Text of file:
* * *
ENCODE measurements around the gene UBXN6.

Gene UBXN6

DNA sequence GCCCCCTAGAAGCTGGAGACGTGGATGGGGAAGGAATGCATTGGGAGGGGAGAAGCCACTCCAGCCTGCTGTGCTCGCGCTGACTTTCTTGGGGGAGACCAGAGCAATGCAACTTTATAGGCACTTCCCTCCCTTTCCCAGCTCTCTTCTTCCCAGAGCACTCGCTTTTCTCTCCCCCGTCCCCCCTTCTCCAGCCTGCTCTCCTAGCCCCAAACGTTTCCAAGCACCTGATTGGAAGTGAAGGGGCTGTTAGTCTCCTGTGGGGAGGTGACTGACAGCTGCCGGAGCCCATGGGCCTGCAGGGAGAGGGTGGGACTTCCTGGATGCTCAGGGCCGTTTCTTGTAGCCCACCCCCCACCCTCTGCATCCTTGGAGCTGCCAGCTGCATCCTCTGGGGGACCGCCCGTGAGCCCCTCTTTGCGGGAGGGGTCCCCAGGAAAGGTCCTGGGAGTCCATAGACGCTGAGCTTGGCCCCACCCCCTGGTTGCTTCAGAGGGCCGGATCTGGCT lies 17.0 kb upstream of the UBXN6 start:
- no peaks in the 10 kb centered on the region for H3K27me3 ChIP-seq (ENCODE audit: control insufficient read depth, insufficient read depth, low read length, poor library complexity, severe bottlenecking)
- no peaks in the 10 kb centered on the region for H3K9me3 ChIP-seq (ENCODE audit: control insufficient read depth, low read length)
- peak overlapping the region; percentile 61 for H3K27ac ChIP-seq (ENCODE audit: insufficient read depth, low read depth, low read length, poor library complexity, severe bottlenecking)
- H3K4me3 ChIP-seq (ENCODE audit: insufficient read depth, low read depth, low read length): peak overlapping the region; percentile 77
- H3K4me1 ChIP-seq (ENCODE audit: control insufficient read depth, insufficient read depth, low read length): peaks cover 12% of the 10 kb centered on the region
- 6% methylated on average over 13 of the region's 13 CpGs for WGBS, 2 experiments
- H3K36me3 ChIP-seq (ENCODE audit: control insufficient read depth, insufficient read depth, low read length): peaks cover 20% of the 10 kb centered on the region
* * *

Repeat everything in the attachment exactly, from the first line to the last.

ENCODE measurements around the gene UBXN6.

Gene UBXN6

DNA sequence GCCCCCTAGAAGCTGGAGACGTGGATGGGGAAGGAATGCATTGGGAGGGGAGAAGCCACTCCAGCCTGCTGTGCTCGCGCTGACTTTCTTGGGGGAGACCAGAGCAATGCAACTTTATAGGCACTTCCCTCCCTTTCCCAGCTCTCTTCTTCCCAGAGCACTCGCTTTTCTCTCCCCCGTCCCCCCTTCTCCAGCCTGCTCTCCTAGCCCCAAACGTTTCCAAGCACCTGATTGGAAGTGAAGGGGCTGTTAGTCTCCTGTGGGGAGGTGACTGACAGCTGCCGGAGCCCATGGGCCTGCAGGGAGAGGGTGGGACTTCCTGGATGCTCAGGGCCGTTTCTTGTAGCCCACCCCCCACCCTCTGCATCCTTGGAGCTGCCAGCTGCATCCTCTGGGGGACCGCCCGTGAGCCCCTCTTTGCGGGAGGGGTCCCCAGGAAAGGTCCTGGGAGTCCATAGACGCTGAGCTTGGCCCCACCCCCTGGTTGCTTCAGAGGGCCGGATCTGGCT lies 17.0 kb upstream of the UBXN6 start:
- no peaks in the 10 kb centered on the region for H3K27me3 ChIP-seq (ENCODE audit: control insufficient read depth, insufficient read depth, low read length, poor library complexity, severe bottlenecking)
- no peaks in the 10 kb centered on the region for H3K9me3 ChIP-seq (ENCODE audit: control insufficient read depth, low read length)
- peak overlapping the region; percentile 61 for H3K27ac ChIP-seq (ENCODE audit: insufficient read depth, low read depth, low read length, poor library complexity, severe bottlenecking)
- H3K4me3 ChIP-seq (ENCODE audit: insufficient read depth, low read depth, low read length): peak overlapping the region; percentile 77
- H3K4me1 ChIP-seq (ENCODE audit: control insufficient read depth, insufficient read depth, low read length): peaks cover 12% of the 10 kb centered on the region
- 6% methylated on average over 13 of the region's 13 CpGs for WGBS, 2 experiments
- H3K36me3 ChIP-seq (ENCODE audit: control insufficient read depth, insufficient read depth, low read length): peaks cover 20% of the 10 kb centered on the region